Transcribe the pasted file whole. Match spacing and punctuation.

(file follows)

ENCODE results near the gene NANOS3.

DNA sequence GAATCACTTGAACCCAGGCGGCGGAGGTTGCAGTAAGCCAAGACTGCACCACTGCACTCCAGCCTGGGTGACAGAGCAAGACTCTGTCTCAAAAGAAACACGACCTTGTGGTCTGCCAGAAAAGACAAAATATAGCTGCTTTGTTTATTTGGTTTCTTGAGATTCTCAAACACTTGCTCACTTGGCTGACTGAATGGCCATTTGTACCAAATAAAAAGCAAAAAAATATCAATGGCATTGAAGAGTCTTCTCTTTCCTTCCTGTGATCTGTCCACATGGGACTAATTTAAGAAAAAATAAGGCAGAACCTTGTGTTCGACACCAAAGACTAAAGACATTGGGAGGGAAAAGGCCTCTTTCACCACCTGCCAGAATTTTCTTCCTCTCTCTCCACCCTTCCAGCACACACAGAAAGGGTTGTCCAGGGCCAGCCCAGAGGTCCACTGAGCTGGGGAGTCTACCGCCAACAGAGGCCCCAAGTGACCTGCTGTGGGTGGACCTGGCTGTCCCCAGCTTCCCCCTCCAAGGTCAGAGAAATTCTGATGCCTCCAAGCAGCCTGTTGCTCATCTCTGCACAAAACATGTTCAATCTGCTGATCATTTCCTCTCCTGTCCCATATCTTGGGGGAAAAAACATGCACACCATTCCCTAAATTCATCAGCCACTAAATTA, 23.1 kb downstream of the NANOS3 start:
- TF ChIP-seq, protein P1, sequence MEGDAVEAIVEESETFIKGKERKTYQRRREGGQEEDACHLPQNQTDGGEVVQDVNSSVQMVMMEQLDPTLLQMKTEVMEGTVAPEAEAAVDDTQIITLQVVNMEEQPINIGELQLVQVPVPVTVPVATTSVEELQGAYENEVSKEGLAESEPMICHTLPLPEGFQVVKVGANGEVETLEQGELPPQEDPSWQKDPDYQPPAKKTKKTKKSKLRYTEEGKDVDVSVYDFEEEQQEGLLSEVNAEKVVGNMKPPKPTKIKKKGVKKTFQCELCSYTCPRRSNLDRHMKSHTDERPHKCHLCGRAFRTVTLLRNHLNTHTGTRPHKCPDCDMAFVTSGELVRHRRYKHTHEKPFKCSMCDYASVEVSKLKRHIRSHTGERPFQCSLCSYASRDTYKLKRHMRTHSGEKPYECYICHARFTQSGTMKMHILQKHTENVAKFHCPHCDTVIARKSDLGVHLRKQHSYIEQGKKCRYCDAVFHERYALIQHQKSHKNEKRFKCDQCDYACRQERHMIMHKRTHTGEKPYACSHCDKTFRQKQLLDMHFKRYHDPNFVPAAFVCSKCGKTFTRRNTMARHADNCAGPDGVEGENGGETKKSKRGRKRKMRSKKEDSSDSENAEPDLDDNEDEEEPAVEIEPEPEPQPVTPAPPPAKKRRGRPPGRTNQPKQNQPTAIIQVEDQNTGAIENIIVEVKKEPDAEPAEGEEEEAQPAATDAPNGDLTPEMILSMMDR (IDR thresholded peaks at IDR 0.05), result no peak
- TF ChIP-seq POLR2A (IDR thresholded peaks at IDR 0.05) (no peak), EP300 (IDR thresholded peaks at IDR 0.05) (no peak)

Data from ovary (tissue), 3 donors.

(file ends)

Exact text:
ENCODE results near the gene NANOS3.

DNA sequence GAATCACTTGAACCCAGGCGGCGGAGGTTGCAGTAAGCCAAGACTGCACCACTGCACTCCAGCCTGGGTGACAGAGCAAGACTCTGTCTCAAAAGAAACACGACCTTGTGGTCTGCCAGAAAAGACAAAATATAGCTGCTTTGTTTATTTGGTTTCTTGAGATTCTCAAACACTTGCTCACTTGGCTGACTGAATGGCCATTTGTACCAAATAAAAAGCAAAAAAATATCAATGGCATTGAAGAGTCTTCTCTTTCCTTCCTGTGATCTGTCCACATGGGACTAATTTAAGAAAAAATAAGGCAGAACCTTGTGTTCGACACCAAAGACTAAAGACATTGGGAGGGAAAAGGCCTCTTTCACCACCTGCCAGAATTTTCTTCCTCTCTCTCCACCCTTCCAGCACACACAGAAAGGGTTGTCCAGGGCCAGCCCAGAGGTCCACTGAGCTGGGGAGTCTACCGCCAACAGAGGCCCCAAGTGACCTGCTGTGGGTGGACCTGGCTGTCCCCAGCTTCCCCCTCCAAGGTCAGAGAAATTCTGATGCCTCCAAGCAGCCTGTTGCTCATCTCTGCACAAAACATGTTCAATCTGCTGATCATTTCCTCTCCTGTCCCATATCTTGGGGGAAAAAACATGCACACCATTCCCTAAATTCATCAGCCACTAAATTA, 23.1 kb downstream of the NANOS3 start:
- TF ChIP-seq, protein P1, sequence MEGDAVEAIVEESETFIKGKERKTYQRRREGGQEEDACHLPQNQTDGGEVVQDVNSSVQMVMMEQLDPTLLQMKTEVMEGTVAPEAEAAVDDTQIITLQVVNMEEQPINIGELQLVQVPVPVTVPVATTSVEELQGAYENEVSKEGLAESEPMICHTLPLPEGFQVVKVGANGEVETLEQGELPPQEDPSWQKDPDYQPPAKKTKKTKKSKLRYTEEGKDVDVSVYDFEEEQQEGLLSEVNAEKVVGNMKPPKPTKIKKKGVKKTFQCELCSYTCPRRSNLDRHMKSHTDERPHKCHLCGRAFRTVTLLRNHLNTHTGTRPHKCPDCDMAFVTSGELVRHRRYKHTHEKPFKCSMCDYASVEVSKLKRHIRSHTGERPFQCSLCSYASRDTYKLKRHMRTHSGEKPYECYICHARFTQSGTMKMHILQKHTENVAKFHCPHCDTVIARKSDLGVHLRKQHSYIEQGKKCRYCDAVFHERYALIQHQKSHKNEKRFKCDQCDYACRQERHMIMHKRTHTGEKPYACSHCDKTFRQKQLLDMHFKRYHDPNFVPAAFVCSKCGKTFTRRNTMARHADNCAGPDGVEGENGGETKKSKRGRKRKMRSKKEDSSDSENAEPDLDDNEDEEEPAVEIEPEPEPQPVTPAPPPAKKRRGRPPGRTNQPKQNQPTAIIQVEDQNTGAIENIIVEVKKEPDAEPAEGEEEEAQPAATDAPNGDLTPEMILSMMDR (IDR thresholded peaks at IDR 0.05), result no peak
- TF ChIP-seq POLR2A (IDR thresholded peaks at IDR 0.05) (no peak), EP300 (IDR thresholded peaks at IDR 0.05) (no peak)

Data from ovary (tissue), 3 donors.